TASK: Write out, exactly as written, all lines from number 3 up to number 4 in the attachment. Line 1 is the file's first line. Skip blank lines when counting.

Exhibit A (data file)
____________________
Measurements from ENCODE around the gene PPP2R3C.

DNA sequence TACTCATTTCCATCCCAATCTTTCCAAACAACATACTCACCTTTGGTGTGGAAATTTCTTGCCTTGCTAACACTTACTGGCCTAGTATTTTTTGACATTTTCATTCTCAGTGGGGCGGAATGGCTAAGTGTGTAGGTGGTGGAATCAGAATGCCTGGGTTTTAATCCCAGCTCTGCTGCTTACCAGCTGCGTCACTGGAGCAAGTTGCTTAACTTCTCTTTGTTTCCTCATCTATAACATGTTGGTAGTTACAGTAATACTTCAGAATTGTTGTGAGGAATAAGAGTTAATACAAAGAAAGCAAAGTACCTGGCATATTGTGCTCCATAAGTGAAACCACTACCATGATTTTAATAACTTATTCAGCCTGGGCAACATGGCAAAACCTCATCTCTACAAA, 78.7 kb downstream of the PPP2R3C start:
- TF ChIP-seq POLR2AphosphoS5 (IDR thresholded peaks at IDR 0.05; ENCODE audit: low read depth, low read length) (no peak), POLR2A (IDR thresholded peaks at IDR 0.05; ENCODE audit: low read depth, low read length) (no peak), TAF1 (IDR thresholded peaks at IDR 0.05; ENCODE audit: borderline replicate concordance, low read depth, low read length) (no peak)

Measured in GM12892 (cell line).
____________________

- TF ChIP-seq POLR2AphosphoS5 (IDR thresholded peaks at IDR 0.05; ENCODE audit: low read depth, low read length) (no peak), POLR2A (IDR thresholded peaks at IDR 0.05; ENCODE audit: low read depth, low read length) (no peak), TAF1 (IDR thresholded peaks at IDR 0.05; ENCODE audit: borderline replicate concordance, low read depth, low read length) (no peak)

Measured in GM12892 (cell line).